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Exploring the Neighborhood-Level Impact of Retail Marijuana Outlets on Crime in Washington State

NCJ Number
Journal of Quantitative Criminology Volume: Online Dated: 2021
John Thacker; Maggie Elliott Martin; Yvonne Cristy; Deirdre Rabideau; Michael Shively; Ryan Kling
Date Published
October 2021

This study examined whether marijuana retail outlets attract criminal activity in surrounding areas and promote social disorganization, using the analysis of secondary data from Washington State, one of the first states to legalize the medical and recreational use of marijuana.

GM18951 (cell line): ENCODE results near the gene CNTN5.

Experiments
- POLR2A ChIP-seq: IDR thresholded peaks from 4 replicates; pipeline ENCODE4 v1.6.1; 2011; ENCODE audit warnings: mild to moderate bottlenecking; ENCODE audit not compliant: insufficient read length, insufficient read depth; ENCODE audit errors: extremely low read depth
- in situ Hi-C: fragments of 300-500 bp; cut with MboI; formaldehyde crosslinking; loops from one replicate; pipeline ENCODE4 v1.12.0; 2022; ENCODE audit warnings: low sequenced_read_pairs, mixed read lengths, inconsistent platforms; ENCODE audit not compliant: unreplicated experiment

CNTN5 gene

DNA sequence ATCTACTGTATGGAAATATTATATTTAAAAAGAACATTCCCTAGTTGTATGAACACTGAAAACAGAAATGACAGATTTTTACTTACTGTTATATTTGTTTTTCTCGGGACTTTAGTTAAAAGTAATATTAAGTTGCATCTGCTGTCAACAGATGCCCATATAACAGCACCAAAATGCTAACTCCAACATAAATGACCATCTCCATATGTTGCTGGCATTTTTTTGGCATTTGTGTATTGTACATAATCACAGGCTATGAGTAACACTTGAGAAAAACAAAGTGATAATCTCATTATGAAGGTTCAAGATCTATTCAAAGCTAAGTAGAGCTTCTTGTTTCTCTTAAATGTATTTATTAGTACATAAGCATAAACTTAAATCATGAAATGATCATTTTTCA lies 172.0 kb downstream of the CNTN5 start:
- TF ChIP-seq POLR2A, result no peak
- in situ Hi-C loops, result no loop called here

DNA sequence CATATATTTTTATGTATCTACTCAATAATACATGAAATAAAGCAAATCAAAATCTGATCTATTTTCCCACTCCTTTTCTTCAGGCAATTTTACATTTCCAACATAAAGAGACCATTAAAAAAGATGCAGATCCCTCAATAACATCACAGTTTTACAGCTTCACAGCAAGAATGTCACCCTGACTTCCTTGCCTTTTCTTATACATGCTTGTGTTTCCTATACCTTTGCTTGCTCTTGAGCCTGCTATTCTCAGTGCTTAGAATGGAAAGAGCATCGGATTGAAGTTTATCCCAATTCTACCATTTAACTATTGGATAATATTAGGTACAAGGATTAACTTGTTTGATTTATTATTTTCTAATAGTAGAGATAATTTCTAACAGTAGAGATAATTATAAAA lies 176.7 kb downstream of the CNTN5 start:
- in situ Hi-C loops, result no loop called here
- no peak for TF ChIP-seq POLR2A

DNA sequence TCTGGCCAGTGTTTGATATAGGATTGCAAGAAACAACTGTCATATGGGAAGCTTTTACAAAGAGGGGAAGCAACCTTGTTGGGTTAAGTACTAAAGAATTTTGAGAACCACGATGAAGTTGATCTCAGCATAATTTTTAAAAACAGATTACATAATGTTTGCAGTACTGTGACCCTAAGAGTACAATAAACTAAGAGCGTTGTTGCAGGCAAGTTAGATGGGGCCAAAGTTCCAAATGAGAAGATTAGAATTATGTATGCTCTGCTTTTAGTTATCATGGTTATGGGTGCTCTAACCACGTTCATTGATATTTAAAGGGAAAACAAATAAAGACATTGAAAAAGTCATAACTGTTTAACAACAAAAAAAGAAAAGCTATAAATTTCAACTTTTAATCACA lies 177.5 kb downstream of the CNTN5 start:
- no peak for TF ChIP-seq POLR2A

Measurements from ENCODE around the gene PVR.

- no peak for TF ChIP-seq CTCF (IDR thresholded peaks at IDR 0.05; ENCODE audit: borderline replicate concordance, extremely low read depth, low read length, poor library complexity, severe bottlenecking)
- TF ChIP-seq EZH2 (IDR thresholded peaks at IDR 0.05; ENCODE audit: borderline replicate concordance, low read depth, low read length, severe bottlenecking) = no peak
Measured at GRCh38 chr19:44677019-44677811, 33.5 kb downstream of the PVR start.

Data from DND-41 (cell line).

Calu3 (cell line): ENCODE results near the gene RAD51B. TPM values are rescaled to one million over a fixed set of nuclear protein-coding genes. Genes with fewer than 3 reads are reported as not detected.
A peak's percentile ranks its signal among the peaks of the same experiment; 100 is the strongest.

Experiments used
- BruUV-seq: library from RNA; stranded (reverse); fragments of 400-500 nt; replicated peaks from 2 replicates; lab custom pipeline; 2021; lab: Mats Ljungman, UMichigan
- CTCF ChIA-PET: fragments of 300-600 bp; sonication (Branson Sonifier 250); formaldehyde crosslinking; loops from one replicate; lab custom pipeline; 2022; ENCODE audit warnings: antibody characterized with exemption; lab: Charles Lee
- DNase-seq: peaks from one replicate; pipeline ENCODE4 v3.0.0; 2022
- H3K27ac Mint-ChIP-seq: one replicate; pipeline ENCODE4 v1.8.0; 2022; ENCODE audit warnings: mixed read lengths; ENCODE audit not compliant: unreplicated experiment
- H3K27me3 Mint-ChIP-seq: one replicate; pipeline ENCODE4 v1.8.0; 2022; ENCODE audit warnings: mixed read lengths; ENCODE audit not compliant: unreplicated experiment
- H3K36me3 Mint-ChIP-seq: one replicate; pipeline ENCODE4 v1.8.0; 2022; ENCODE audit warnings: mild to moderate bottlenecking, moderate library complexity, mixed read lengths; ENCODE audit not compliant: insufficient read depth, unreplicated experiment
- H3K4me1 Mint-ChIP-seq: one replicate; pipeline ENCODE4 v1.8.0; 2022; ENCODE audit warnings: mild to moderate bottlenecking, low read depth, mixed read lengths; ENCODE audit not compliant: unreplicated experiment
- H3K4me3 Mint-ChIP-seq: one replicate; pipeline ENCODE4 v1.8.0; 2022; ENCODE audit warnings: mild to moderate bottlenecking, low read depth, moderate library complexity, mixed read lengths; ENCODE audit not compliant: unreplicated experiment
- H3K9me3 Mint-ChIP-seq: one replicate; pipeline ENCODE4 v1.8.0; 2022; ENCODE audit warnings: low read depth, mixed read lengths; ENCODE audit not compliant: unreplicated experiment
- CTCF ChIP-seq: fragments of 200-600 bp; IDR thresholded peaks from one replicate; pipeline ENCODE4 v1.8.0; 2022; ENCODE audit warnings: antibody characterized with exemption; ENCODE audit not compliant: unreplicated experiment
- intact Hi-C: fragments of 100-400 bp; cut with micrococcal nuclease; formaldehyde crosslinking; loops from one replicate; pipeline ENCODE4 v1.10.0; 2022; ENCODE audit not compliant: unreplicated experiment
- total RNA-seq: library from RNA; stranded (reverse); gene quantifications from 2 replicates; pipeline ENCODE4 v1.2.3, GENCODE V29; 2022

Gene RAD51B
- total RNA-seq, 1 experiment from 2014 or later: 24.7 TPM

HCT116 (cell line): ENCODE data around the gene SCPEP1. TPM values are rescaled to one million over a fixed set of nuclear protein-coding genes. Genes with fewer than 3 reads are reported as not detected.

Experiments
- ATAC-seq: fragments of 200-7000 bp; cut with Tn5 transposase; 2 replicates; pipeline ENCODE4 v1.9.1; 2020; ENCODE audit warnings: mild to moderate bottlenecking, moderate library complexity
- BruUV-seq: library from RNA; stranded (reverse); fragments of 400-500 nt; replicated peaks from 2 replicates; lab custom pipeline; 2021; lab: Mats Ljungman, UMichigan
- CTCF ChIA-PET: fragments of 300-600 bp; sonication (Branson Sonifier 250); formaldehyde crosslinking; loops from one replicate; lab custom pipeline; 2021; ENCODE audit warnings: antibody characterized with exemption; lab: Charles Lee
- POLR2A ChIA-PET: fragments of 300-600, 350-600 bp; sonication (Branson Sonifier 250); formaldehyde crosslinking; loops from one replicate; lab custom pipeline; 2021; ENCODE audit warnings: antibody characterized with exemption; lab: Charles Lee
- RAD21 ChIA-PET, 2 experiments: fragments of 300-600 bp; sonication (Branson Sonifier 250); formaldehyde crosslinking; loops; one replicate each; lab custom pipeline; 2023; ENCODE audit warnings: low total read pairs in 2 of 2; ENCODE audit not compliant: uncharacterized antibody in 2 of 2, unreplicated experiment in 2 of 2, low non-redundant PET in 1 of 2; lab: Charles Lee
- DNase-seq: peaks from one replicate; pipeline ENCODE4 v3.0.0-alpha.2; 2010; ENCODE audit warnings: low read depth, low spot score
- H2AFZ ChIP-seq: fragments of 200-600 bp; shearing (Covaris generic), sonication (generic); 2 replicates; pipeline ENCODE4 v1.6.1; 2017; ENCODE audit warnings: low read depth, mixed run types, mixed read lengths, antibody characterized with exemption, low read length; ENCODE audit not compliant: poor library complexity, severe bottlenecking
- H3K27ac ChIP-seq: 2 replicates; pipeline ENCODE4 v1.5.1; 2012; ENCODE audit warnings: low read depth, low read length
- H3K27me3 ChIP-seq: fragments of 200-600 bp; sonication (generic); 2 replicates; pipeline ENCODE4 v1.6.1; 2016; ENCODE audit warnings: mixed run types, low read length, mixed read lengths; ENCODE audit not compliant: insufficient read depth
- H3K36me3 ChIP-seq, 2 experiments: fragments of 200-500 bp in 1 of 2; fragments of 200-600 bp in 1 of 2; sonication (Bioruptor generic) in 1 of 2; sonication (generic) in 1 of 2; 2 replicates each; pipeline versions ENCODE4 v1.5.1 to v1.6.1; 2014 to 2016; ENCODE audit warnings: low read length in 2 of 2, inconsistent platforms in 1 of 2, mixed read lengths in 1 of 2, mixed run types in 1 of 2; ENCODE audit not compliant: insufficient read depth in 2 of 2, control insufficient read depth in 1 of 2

Using geocoded police incident reports as a proxy for criminal events, retail outlet licensing/sales data, and other contextual data, we use a difference-in-difference and other quasi-experimental techniques to model whether the opening of a recreational outlet affects crime in the surrounding neighborhoods, specifically in the cities of Seattle, Bellevue, and Tacoma. The analyses found modest but statistically significant increases in property crime in Census block groups containing new retail stores. The findings from this study are consistent with some previous research that finds a link between marijuana outlets opening and an increase in neighborhood crime, but additional research is needed to further explore the association, for instance, in other states that have legalized recreational marijuana. (Published abstract provided)